The Anxiety We Create or Magnify by What We Tell Ourselves

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Image credit: photo by Kat J on Unsplash.

There is no question that there are life situations that trigger anxiety for many of us. It may be a job interview, going on a date for the first time, traveling, public speaking, going to a networking event, attending a retreat, or just from doing something that you haven’t done before.

Then there are experiences that we have that are anxiety provoking because of the thoughts we have, or as I like to describe it, what we tell ourselves or the stories we create. 

The What If’s

When we have the thought that begins with, What if? It automatically tends to trigger anxiety or fear, or something that we create that is anxiety producing as opposed to anxiety reducing.

Generally, when we say What if it is because of some kind of negative thought. Rarely do we create anxiety for ourselves by worrying about a potential positive occurrence. This is anxiety that is self-created by thoughts such as… 

  • What if I fail this exam?
  • What if he or she gets angry at me when I say no?
  • What if I don’t get the job?
  • What if I do it wrong?
  • What if I’m not good at being a parent?
  • What if I can’t…
  • What if I’m not good enough at…

How Feelings Influence Our Behavior

What we think affects how we feel, and then what we feel affects how we behave. What I mean by this is that what we tell ourselves, or the thoughts that we have, actually trigger the anxiety.

For example, if we are thinking, “What if I go on this job interview and say the wrong thing?” We are producing anxiety about something that could happen in the future, but it may not even occur. Thus, these thoughts are anxiety provoking and we may self-create unnecessary worry.

One approach to reduce this unwarranted anxiety is to utilize the basics of cognitive behavioral therapy (CBT). Utilizing CBT techniques can be very helpful with identifying thoughts that are anxiety provoking to develop coping strategies to alter these unhelpful thoughts, beliefs and attitudes that may cause anxiety.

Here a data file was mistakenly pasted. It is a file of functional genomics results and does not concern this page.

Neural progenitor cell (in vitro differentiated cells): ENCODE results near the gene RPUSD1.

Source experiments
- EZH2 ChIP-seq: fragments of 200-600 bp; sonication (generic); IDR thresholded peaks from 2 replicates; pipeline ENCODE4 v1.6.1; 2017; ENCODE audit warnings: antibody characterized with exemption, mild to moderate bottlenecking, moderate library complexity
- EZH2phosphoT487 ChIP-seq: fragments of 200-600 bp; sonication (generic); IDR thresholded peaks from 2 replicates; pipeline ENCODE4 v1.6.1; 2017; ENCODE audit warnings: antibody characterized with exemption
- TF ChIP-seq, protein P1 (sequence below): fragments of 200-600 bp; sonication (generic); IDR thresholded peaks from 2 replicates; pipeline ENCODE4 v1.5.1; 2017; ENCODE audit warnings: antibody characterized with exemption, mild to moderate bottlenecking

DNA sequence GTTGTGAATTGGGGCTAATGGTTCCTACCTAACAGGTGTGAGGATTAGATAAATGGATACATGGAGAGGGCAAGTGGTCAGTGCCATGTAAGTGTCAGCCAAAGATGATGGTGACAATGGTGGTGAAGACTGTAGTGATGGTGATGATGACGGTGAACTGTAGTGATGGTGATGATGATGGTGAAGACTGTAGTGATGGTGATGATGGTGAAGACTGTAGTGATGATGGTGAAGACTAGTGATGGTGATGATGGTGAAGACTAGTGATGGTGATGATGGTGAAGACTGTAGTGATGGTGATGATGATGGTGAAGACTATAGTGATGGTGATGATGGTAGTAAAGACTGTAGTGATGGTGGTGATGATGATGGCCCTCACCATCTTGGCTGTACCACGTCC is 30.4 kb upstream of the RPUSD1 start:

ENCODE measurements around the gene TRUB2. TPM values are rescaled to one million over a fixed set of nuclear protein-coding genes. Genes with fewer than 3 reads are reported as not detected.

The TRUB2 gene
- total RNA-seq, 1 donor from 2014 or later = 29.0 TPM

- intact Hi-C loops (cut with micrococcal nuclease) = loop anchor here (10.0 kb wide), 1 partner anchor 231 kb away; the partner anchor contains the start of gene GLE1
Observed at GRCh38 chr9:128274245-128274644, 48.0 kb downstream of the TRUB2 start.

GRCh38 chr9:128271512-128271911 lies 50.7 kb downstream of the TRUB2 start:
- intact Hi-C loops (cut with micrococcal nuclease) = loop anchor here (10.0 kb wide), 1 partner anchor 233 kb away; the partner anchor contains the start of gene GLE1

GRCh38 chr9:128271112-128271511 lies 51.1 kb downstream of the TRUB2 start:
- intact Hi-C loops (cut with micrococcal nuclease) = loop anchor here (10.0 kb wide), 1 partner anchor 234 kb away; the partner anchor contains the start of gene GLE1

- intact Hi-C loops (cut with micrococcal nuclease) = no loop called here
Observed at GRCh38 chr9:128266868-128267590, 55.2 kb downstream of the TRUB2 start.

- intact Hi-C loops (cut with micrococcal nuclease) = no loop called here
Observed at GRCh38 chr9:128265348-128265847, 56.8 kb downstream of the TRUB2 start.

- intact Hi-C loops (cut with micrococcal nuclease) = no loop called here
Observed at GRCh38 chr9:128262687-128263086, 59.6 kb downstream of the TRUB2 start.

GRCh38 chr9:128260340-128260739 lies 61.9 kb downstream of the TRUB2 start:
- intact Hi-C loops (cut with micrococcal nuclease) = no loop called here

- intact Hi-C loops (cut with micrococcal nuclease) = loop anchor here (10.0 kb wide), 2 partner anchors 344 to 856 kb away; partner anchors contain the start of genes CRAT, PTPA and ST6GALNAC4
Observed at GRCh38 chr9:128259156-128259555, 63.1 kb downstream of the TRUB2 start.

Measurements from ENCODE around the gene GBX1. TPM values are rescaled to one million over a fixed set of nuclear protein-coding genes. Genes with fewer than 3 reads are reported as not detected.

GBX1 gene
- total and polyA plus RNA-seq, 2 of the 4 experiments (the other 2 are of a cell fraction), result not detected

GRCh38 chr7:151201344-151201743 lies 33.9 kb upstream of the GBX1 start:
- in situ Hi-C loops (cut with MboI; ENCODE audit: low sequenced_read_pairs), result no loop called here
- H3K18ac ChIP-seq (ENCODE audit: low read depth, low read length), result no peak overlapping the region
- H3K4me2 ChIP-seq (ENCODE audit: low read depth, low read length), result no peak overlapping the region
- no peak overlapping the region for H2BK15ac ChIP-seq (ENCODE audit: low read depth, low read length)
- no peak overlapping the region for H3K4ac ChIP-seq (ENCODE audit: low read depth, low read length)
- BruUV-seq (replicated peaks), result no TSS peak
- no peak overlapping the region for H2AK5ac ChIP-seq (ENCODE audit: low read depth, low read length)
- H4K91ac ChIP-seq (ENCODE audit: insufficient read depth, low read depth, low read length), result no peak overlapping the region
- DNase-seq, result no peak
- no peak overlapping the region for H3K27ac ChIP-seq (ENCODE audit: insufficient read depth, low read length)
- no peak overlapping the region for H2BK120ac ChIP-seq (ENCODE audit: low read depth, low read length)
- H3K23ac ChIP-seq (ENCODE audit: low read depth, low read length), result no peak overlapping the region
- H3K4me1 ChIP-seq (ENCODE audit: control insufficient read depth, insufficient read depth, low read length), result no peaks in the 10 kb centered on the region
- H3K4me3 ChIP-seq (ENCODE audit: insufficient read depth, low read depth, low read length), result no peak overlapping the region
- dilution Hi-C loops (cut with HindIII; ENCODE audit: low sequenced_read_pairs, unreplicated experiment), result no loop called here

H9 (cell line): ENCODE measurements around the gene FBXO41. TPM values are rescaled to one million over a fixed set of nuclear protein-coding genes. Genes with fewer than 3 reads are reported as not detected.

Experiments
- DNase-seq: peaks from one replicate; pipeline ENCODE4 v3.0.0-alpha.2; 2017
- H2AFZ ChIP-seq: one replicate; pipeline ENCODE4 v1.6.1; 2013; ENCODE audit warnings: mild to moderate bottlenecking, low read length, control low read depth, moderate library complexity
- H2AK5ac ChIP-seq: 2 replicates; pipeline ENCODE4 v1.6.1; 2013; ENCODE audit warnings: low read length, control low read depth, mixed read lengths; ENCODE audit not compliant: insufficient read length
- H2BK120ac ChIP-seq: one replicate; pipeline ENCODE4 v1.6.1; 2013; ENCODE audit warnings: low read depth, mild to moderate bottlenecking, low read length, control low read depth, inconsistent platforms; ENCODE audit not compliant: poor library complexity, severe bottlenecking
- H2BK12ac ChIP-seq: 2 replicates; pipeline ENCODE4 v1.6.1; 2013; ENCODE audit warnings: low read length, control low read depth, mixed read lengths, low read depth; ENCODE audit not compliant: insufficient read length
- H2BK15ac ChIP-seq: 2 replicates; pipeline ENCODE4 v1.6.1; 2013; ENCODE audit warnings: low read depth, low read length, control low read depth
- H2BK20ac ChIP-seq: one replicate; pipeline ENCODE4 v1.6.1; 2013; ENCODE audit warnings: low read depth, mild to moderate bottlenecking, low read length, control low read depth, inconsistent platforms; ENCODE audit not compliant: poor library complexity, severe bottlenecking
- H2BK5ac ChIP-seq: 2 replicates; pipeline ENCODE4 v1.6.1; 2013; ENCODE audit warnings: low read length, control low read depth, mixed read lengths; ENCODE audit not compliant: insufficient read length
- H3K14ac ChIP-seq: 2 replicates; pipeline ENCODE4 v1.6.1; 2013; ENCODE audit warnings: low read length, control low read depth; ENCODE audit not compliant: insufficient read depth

Working with a psychotherapist utilizing CBT may help to identify and decrease negative thought patterns thus shifting from the feeling of anxiety to a more comfortable feeling state. 

Although there is a difference between feeling anxiety because of a life circumstance and feeling anxiety due to what we tell ourselves. It is important to first find a way to differentiate these because how we deal with these feelings will be different.

Differentiating between Real and Self-Created Anxiety

If we are feeling anxiety or fear because we are preparing to deal with a significant life-changing situation such as sitting for the bar exam, or medical boards, it is natural and understandable to feel some level of nervousness even for those who don’t usually struggle with anxiety.

However, if we are now saying to ourselves I’m going to fail, or, I can’t possibly pass this exam, then the anxiety experienced is directly connected with what we are thinking. 

It is important to try to differentiate between anxiety or fear because of something that’s really happening, or something that is self-created. If the anxiety is due to something that is really occurring in our lives, then feeling it and working on ways to release the anxiety would be the most effective way to deal with this. 

However, if the anxiety, or fear, or any other feeling, is based on the stories we tell ourselves, then we would deal with this differently. That’s why it’s important to differentiate if what we are feeling is based on what’s happening, or the stories we are telling ourselves.